2. a more relevant example would be if someone approached o’reilley about his usage of the word ‘web’ in his conference title.
    3. They trademarked it 3 years ago, and then allowed it to go into common usage and are NOW staking their claim around the world, AFTER people have started using it. see this post http://battellemedia.com/archives/002596.php#comment_28742
    as well as many others on this thread.

  2. Dave,
    Are you basing your argument on some knowledge of trademark law, or are you just pulling this out of your rear end? I don’t see how the argument that O’Reilly *created* the term “Web 2.0” as the title of a conference, and therefore they have a right to prevent other people from creating competing conferences entitled “Web 2.0” is simplistic. A few searches of the O’Reilly site seems to confirm that they don’t make any other “Web 2.0” branded products, so I don’t see why you would expect them to try to protect their trademark against non-competing use of the trademark in blogs, book titles, etc.

  3. Your candor is always appreciated. The ‘simplicity’ that I’m referring to in the argument made by yourself (which simplified 800 years of british common law history to one sentence) saying that ‘all issues of naming are the same’. So, me building a car named Chrysler, a piece of software named vista, or hosting a brangelina conference are somehow the same. They are not.

    What I find simplistic is the style of argumentation that breaks important issues down to a rhetorical question.

    In this case i see you have ignored my actual post and have found a reference to your name in the comments of my blog. In my post I address my feelings about the trademark issue. I have no problem with them having one. Truth be told, they don’t own it in Europe. And Tim was invited to this conference and sent an ‘i’d love to but…’ in February. doesn’t really sound like fair play to send a scare letter two weeks before a conference that you’ve known about for 4 months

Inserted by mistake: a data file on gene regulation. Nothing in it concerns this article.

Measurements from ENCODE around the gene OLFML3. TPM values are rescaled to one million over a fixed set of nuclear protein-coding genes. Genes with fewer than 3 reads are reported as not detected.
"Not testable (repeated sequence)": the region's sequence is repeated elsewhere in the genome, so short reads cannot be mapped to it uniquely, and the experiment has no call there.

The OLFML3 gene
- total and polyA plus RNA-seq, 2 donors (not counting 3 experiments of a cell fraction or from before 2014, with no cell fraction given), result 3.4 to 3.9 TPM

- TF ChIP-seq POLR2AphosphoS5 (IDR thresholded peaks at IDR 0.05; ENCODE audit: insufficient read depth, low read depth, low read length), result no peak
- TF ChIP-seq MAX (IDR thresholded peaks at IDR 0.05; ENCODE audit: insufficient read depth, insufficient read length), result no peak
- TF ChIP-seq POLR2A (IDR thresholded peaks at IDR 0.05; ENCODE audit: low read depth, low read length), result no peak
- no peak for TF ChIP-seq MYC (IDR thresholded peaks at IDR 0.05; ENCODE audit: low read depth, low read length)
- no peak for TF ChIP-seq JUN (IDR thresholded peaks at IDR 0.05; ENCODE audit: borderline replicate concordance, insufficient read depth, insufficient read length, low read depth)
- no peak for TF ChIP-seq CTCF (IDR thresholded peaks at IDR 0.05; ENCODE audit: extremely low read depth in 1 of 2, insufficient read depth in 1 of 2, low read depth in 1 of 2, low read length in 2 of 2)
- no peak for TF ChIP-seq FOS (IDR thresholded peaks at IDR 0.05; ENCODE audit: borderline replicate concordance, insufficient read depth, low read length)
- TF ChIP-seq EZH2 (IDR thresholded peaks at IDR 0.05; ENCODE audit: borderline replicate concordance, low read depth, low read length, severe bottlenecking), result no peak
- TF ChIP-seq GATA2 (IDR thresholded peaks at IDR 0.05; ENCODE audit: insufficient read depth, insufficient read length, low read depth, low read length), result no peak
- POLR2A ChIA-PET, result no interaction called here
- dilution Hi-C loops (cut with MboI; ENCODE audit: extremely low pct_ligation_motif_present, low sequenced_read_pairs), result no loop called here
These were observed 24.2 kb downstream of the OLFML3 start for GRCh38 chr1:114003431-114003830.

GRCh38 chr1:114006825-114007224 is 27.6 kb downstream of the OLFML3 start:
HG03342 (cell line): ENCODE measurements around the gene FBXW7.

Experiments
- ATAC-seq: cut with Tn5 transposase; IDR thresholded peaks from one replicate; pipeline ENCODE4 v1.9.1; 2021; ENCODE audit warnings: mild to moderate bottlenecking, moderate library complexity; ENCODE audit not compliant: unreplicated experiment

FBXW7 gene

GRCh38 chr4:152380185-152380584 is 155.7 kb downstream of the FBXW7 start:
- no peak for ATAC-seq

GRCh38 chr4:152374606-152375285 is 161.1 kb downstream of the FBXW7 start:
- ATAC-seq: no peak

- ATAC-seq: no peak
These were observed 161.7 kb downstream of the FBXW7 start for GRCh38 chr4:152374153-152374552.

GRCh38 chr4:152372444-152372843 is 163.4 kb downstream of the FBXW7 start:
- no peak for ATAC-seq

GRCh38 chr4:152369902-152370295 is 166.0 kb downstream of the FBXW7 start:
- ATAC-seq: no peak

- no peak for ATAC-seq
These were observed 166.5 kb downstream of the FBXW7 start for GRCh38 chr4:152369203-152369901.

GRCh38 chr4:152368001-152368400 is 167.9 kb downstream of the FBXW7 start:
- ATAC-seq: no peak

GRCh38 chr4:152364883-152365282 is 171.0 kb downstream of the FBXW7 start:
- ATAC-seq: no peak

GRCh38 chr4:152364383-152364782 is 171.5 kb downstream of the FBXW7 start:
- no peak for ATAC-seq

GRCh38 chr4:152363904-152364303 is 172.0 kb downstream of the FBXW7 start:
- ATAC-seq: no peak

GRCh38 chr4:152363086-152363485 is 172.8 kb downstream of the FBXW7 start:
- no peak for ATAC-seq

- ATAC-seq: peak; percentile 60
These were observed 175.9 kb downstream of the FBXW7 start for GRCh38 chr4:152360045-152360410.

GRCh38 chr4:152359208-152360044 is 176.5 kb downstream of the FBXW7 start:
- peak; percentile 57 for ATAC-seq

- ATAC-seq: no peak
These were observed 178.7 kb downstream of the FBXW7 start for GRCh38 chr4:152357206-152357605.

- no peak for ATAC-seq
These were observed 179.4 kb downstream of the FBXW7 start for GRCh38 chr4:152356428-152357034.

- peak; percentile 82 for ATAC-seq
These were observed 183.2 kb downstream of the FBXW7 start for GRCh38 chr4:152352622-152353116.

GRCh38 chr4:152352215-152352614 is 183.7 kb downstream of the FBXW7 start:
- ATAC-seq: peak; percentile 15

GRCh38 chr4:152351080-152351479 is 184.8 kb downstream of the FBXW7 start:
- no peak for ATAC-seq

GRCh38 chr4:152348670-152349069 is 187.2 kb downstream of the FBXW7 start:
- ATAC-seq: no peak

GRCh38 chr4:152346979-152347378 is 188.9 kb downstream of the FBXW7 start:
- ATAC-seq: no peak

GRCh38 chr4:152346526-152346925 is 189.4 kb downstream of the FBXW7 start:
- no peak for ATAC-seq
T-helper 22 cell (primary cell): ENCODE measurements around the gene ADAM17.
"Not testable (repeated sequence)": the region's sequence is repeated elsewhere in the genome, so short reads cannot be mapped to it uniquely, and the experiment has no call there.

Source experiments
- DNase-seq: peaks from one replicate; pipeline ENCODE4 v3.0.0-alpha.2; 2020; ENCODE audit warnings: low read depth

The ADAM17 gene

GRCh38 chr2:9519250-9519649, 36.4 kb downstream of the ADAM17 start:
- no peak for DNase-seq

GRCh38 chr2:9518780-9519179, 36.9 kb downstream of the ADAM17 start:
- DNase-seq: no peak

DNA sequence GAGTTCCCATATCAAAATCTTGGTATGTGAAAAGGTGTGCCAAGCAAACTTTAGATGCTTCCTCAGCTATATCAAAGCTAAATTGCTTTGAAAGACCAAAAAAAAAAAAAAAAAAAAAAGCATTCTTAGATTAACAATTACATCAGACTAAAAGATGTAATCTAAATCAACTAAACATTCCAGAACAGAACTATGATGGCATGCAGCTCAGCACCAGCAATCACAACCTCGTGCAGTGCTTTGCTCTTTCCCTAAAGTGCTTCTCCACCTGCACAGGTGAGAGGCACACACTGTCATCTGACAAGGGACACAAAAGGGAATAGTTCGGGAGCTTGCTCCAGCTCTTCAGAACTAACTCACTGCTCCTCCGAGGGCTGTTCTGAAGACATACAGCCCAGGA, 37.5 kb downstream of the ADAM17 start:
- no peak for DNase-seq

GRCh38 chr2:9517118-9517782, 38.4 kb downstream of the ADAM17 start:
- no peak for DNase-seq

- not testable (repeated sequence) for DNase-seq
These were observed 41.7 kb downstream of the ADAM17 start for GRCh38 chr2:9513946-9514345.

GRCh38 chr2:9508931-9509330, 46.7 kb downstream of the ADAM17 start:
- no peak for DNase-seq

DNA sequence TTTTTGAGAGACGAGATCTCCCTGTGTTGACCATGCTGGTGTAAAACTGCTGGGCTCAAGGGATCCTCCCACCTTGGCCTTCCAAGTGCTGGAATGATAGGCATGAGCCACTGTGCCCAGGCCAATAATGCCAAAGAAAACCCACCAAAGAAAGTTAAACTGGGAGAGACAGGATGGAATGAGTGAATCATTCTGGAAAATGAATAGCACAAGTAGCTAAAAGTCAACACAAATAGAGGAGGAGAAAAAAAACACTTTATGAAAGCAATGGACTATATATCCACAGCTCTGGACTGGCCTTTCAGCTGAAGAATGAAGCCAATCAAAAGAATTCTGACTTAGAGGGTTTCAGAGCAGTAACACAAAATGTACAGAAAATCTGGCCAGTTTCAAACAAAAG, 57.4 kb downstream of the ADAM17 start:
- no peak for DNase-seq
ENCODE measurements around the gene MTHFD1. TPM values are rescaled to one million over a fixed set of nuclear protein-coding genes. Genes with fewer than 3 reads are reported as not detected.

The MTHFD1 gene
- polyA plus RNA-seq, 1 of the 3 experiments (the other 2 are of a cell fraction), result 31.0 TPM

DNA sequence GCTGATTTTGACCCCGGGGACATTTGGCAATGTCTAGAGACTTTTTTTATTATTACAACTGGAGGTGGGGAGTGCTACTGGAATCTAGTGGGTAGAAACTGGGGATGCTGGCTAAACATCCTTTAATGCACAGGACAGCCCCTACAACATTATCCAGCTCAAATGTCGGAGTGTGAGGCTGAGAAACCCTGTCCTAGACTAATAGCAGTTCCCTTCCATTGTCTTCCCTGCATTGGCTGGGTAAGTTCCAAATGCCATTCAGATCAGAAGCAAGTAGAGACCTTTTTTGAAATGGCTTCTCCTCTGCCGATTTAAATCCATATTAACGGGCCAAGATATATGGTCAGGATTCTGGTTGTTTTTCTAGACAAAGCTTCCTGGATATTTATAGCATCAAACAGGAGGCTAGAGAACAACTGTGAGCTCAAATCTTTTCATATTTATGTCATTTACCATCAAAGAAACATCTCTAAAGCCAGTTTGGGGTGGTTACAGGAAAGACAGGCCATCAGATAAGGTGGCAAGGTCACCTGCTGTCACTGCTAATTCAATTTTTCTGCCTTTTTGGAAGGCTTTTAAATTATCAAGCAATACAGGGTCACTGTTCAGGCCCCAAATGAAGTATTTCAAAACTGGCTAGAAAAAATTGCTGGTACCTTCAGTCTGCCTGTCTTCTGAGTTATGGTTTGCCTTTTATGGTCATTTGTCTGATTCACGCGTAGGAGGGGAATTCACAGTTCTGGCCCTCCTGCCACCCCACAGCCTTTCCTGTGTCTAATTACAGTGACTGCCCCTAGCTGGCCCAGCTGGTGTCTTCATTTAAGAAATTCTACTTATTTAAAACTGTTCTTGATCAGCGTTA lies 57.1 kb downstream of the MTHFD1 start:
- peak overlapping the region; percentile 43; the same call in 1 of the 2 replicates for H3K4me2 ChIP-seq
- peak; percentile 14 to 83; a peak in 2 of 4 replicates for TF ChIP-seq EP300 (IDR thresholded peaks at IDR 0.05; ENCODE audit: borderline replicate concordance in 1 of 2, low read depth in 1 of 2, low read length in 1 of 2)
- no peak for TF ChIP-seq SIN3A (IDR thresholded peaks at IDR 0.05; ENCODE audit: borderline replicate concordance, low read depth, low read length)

4. My 2 cents worth (again).

    Regarding Moodle – they already have a commercial venture (moodle.com) and a community (moodle.org), which WebCT never had. I think that it is unlikely that Moodle will start charging for its software, but given the nature of the license, the community could take the source code and fork it anyway. That’s the joy of the GPL. Yes, we should be vigilant but there are some safeguards built in to the community.

    Also, I think that this post needs the link to the reference to Web 2.0 made in 1999 by Darcy DiNucci. O’Reilly and CMP were not the first by a long shot:

    http://www.allbusiness.com/periodicals/article/383501-1.html

  5. Which is why, in the case of the school and the WebCT deal, you should get thing stratified with a license agreeable to *all* parties before accepting an offer to aid another party in programming something.

    Otherwise, if you’re simply working on their product for free.. well.. unless you’ve reserved some right or have some under the law to protest their insisting on fees for their work, you really don’t have cause to complain. Was the person complaining just not used to how the whole “pay for software” world works?

    Moodle’s GPL.. that’s like comparing Apples and Orangutans if WebCT is a non-GPL (or BSD style) licensed software. However, if he’s expecting free support.. well.. people need to eat *shrug*.